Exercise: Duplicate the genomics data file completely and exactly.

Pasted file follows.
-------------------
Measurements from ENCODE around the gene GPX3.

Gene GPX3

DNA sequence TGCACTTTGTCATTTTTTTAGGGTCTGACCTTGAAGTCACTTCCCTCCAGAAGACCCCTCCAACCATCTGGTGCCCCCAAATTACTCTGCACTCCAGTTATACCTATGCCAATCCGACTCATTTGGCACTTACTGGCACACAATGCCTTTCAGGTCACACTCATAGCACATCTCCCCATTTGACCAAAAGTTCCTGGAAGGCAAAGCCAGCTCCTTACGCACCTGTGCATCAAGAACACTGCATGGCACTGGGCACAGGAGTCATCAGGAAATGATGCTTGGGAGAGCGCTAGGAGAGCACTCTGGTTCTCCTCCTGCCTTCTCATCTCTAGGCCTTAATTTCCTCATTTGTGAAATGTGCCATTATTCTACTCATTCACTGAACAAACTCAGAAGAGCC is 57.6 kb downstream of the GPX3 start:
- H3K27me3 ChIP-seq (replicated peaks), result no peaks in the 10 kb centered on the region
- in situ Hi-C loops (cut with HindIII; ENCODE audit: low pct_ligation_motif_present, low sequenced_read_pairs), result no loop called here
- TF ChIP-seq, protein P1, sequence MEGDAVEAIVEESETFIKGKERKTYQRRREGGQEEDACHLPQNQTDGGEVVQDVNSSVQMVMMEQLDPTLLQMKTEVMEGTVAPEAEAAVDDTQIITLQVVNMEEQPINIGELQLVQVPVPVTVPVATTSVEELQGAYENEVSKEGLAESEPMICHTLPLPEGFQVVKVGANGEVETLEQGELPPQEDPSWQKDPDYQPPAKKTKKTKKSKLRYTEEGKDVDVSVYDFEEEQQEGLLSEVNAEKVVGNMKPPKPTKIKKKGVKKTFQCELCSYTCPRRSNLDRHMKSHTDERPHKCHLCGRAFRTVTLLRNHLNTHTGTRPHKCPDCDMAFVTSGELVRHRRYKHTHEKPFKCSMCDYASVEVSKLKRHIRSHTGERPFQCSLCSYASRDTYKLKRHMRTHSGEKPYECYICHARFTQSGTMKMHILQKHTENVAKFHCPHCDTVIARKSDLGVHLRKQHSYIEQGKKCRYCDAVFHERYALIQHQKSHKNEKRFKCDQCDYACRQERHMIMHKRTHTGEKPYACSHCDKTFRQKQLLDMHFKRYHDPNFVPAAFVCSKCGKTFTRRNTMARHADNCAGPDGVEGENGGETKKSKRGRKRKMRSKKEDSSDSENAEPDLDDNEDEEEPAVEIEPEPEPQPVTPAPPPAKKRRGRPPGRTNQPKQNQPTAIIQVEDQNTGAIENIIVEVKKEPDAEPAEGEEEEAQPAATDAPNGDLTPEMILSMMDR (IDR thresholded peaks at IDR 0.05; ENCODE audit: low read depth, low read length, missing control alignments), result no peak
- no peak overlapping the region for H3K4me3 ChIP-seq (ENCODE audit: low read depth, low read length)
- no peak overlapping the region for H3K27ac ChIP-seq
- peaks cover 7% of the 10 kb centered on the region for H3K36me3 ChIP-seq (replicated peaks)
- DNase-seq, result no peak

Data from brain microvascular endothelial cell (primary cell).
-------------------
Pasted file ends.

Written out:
Measurements from ENCODE around the gene GPX3.

Gene GPX3

DNA sequence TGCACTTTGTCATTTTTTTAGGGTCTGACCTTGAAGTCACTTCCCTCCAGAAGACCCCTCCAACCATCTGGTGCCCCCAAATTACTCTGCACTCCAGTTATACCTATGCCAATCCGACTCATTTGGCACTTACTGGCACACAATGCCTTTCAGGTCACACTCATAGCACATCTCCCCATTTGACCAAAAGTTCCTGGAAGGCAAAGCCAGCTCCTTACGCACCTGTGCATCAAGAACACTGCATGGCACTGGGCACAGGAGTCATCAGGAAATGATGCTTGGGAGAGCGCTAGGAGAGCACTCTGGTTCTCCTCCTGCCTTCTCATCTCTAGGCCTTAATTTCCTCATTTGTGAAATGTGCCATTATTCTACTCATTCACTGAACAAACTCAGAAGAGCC is 57.6 kb downstream of the GPX3 start:
- H3K27me3 ChIP-seq (replicated peaks), result no peaks in the 10 kb centered on the region
- in situ Hi-C loops (cut with HindIII; ENCODE audit: low pct_ligation_motif_present, low sequenced_read_pairs), result no loop called here
- TF ChIP-seq, protein P1, sequence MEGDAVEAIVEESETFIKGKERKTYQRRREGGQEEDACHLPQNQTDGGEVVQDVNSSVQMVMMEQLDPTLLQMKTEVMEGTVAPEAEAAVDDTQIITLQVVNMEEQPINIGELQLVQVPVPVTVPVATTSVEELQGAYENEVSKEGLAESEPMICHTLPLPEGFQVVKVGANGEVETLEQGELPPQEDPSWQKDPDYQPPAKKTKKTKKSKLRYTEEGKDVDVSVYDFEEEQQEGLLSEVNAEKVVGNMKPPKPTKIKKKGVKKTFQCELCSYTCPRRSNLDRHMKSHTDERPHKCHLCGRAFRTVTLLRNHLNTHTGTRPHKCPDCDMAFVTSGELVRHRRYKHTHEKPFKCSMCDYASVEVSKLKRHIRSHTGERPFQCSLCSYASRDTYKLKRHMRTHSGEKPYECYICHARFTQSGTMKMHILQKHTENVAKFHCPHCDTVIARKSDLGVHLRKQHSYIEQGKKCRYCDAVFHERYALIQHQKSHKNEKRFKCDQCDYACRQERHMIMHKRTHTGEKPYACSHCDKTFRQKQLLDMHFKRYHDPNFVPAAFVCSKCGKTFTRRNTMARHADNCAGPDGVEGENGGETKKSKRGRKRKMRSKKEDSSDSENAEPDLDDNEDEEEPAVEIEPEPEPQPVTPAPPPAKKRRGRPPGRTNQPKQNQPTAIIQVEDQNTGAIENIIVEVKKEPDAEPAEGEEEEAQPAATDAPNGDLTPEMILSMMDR (IDR thresholded peaks at IDR 0.05; ENCODE audit: low read depth, low read length, missing control alignments), result no peak
- no peak overlapping the region for H3K4me3 ChIP-seq (ENCODE audit: low read depth, low read length)
- no peak overlapping the region for H3K27ac ChIP-seq
- peaks cover 7% of the 10 kb centered on the region for H3K36me3 ChIP-seq (replicated peaks)
- DNase-seq, result no peak

Data from brain microvascular endothelial cell (primary cell).